Dan Farrell, whose photograph of a young John F. Kennedy Jr. saluting during the 1963 funeral ceremonies for his slain father became one of the most memorable images surrounding the Kennedy assassination, died April 13 at a hospital in Rockville Centre, N.Y. He was 84.
The cause was pneumonia, said a son, Daniel M. Farrell.
On Nov. 25, 1963, Mr. Farrell was on assignment in Washington for his newspaper, the New York Daily News, covering the funeral of President John F. Kennedy, who had been killed three days before in Dallas.
After beginning his day at the U.S. Capitol, Mr. Farrell moved to a spot across from St. Matthew’s Cathedral in downtown Washington. He stood on a crowded flatbed truck alongside scores of other photographers, about 150 feet from the cathedral’s front door.
Fifty years later, Mr. Farrell recalled the scene in an interview with the Daily News.
“It was the saddeset thing I’ve ever seen in my whole life,” he said.
When the mourners emerged from the cathedral, Mr. Farrell trained his Hasselblad camera on the Kennedy family. As the president’s coffin was placed on a horse-drawn caisson, his widow, Jacqueline Kennedy, leaned down and said something to her son. It happened to be his third birthday.
Mr. Farrell was watching through a telephoto lens.
“She said, ‘John, salute,’ ” he recalled in 1999. “He didn’t respond at first. I took a deep breath. She said, ‘John-John, salute.’ ”
The young boy, wearing a light blue jacket and short pants, stepped forward and raised his right hand to his brow. Mr. Farrell snapped just a single frame.
Other members of the president’s family, including his widow and brothers, are visible in Mr. Farrell’s original picture, but it is dominated by the quiet gesture of its smallest figure.
The moment was captured on newswreel film and by at least one other photographer, Stan Stearns of United Press International. Mr. Farrell’s photograph, sometimes cropped to show only John Kennedy Jr., was sent out on the Associated Press wire service and became an enduring symbol of one of the most solemn days in the country’s history.
“One shot. One frame,” Mr. Farrell said in 2003. “And it was all over.”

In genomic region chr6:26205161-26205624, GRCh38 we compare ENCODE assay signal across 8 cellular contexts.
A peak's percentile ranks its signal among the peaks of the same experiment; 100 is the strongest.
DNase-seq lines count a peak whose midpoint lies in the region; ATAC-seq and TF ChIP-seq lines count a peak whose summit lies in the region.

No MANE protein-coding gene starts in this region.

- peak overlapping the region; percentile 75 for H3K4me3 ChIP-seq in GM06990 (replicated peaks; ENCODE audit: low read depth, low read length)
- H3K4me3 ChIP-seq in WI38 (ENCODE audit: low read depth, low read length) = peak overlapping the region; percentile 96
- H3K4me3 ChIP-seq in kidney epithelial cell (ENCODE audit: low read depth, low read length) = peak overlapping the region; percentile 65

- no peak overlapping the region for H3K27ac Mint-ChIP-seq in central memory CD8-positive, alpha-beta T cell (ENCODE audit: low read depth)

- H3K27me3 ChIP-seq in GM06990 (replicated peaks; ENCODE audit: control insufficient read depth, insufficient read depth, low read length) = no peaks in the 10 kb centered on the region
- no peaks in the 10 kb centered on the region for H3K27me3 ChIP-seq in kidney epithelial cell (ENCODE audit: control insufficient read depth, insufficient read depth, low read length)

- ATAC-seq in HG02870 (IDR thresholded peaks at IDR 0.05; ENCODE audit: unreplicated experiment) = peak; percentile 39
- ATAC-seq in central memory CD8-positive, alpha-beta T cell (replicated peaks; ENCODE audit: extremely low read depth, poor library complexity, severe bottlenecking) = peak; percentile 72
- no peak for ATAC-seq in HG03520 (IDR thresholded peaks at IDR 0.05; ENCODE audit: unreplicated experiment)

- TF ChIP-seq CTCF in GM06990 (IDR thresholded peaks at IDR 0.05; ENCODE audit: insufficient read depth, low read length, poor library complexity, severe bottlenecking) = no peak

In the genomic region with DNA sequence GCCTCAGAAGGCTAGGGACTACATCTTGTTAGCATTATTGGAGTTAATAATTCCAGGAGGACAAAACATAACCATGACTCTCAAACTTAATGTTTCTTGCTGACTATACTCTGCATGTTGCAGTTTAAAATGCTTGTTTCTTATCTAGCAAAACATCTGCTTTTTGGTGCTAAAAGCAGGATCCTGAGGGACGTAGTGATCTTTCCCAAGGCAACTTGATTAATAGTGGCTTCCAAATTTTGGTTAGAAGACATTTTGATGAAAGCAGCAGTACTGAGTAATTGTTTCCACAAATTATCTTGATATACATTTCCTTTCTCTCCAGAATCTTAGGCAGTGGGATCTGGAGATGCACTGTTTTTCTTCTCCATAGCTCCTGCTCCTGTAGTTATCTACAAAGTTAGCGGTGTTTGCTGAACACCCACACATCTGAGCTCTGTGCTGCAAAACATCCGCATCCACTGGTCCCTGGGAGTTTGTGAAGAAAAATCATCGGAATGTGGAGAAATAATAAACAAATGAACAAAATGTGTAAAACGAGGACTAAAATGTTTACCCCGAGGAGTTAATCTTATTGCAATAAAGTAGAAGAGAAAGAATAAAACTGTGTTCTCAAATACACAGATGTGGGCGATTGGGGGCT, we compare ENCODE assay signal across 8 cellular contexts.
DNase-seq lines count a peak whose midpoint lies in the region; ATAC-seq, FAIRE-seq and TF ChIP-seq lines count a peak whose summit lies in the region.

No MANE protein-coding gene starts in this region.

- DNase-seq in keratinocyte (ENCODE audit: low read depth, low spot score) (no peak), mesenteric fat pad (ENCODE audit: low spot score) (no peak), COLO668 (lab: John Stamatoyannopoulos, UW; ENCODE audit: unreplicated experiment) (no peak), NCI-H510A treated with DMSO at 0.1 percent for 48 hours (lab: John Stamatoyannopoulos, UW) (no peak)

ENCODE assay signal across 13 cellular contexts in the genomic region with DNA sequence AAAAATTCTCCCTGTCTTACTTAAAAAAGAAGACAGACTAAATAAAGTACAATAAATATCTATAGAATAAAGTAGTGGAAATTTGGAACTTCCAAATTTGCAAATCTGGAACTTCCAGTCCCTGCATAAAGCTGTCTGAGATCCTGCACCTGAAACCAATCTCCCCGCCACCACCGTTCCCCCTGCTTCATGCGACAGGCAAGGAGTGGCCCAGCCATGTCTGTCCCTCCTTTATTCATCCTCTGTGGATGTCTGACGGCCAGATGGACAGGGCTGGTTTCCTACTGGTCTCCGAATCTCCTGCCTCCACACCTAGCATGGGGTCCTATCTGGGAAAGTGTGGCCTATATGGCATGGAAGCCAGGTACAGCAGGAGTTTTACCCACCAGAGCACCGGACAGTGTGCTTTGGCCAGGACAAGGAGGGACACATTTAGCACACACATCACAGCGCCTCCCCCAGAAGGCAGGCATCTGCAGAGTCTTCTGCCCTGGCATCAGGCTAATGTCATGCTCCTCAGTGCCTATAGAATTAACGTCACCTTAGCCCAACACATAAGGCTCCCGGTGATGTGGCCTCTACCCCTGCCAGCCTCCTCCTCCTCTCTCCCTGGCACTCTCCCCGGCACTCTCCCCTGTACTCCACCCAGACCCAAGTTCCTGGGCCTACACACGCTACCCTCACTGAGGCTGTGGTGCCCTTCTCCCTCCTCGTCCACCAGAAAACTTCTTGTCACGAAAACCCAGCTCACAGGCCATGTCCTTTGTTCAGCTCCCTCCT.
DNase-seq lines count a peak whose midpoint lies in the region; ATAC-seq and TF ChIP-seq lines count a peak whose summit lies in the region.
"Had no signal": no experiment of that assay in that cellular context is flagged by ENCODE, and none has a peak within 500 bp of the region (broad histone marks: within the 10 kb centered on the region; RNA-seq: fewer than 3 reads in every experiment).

Daniel Boyle Farrell was born Oct. 31, 1930, in Hazleton, Pa., and grew up in Brooklyn. He served in the Navy before joining the Daily News as a copy boy around 1950.
Early in his career, he rode a motorcycle all over New York City, picking up film and delivering it to the newspaper office. He soon became a photographer and, in a career of more than 45 years, became one of the tabloid paper’s most admired staffers.
“You’re not a staff photographer here unless you’ve worked with Dan ‘the Man’ Farrell,” Daily News photographer Mike Lipack told the St. Louis Post-Dispatch in 2001. “He’s got more stories than I’ve got memories.”
Mr. Farrell covered the Beatles and Rolling Stones, all the major New York sports teams, the 1971 heavyweight championship fight between Muhammad Ali and Joe Frazier and even a meeting of Cuban revolutionary Che Guevara and poet Allen Ginsberg.
One time, on assignment to photograph Marilyn Monroe riding atop an elephant at Madison Square Garden, Mr. Farrell found her trembling in fear.
“I knocked on a door and found her in this room by herself,” he said in 2001. “I said, ‘You don’t have to do this.’ She said, ‘Yes, I have to.’ ”
Mr. Farrell officially retired in 1996, but he continued to take pictures for the Daily News for another decade. He never went anywhere without a camera around his neck.
His wife of 55 years, Mary Martin Farrell, died in 2012.
Survivors include five children, Daniel M. Farrell of Bridgewater, N.J., Lynn Farrell of Freeport, N.Y., Kathy Natoli, Christine McCormick and Mary Ligarzewski, all of Oceanside, N.Y.; three brothers; a sister; 19 grandchildren; and eight great-grandchildren.
Mr. Farrell was nominated for a Pulitzer Prize for his photograph of John F. Kennedy Jr., but he lost to the Dallas Times-Herald’s Robert H. Jackson, who captured the moment when suspected assassin Lee Harvey Oswald was shot by Jack Ruby.
But after more than half a century, few images capture the tragedy of the assassination more vividly than Mr. Farrell’s photograph of a young son, at his mother’s urging, offering a final salute to his departed father.
“I can still see her face,” Mr. Farrell said in 1999, “see her lips moving, ‘John-John, salute.’ ”